The Gifted Child

The Gifted Child

The challenges and joys of raising a smart kid.

All parents like to think their child is gifted, and I do honestly believe all children do possess talents that help elevate them above their peers. But if you are the parent of a truly gifted child, you realize it's a curse just as much as a blessing. Anyone outside of the range of average, whether above or below, has a more difficult road ahead of them.

I knew my children were smart and assumed they were at the upper end of average. Recently the clues have finally revealed that my youngest son falls squarely into the gifted camp. I was a gifted a child and I am both elated and scared for him. I know the challenges that await.

Logic is one of his strong suits, and I should have realized this earlier. At three he was genuinely puzzled over bad words. “Mommy, why can't I say that word? Words are only bad if I think they are bad. I can use my brain so they are okay for kids.” Cute, yes, but not generally how a three-year-old thinks.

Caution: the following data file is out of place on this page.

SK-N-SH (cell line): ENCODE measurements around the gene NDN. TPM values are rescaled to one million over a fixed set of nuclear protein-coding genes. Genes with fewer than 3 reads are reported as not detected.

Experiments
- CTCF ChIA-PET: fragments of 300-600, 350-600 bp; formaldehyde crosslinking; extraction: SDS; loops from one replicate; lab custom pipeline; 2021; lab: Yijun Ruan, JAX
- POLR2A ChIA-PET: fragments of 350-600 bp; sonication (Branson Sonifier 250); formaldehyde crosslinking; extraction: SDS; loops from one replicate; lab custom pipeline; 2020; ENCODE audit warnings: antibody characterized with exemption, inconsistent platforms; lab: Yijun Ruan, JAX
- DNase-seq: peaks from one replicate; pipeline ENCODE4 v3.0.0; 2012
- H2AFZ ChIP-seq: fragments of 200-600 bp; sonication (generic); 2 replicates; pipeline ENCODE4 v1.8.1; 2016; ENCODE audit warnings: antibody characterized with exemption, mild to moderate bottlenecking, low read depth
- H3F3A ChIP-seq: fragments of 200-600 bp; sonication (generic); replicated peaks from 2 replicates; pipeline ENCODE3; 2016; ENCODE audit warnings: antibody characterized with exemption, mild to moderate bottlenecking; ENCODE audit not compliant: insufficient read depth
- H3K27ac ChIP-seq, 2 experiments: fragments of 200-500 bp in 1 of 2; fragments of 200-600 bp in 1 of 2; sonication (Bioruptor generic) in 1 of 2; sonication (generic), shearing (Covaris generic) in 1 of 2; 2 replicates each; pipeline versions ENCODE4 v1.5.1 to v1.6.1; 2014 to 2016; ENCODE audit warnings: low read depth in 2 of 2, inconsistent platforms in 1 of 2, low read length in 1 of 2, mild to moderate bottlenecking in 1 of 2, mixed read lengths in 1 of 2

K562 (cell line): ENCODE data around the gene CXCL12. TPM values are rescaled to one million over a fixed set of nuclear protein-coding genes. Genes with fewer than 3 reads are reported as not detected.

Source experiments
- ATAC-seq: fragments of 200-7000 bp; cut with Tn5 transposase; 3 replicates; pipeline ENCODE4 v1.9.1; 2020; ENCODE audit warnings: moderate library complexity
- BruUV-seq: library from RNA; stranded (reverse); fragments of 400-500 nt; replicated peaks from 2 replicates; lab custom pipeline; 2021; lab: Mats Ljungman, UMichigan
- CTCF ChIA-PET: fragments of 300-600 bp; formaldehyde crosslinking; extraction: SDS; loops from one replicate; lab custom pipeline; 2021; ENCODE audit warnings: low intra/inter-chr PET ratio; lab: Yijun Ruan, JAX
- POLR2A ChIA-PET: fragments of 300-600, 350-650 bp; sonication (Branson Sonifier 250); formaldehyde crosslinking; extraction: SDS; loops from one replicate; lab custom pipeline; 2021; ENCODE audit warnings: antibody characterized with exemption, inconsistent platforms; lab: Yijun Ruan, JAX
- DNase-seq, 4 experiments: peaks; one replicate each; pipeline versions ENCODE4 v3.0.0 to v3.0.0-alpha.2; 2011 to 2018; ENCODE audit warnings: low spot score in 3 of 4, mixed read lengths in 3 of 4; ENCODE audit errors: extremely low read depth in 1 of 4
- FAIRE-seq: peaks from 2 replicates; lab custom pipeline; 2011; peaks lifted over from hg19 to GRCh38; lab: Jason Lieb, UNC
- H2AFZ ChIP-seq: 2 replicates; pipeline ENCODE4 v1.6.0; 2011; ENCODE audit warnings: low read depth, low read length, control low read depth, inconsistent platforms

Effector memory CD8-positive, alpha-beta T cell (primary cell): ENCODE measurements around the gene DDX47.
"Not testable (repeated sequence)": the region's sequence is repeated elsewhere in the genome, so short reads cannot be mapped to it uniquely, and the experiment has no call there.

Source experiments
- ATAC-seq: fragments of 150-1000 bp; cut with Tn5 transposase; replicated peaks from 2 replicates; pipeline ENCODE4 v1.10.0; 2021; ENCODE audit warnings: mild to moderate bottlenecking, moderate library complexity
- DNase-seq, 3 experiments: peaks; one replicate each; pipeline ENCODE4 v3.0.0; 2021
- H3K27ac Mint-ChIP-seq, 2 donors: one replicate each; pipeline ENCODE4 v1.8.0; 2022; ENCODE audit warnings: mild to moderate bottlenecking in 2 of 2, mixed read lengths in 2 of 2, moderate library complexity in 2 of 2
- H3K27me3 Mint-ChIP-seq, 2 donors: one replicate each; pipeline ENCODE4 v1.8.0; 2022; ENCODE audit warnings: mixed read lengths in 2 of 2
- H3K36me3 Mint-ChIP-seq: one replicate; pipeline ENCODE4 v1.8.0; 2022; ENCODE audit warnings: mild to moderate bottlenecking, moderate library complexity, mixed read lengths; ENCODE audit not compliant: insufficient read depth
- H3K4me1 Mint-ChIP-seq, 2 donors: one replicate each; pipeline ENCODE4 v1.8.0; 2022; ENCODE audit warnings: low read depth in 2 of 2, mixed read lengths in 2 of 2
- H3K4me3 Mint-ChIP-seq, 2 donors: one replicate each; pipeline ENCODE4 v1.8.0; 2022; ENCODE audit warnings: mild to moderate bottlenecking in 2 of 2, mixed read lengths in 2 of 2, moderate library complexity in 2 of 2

Gifted children are not gifted in everything, and this leads to frustration and in extreme cases, depression. My son has difficulty reading (oddly enough, I did too at his age). My now seven-year-old can easily do an algebra problem or calculate the distance of a star from Earth but he cannot get through a first level reader without help. He listens to college level astrophysics podcasts, and understands them, but he cannot write his own name very well. He logically assumes this means he is stupid, which affects his confidence. He knows he smart, so why is this so hard? Since perfectionism often walks hand-in-hand with giftedness, he is prone to over-analyzing and negatively judging his performance.

He is funny and has a quick wit, but he is also serious. Recently he came to me. “Mom, I have to give up on my dream.” He looked upset. “I'm not going to own a candy store. It would be awkward for an astrophysicist to just sell candy.” I asked him why give up the dream if it made him upset. His answer was revealing, “Oh, I'm not upset about not selling candy. I just hate giving up even if I don't want it anymore.”

We must work doubly hard with him to help him overcome his fear of failure, otherwise he won't attempt to try. We must nurture his emotional side, not just his academic prowess. We must allow him to be a child, when his intellect fools us into thinking of him as a little adult. Like many gifts we receive in life, having a gifted child is both a wonderful and terrible thing.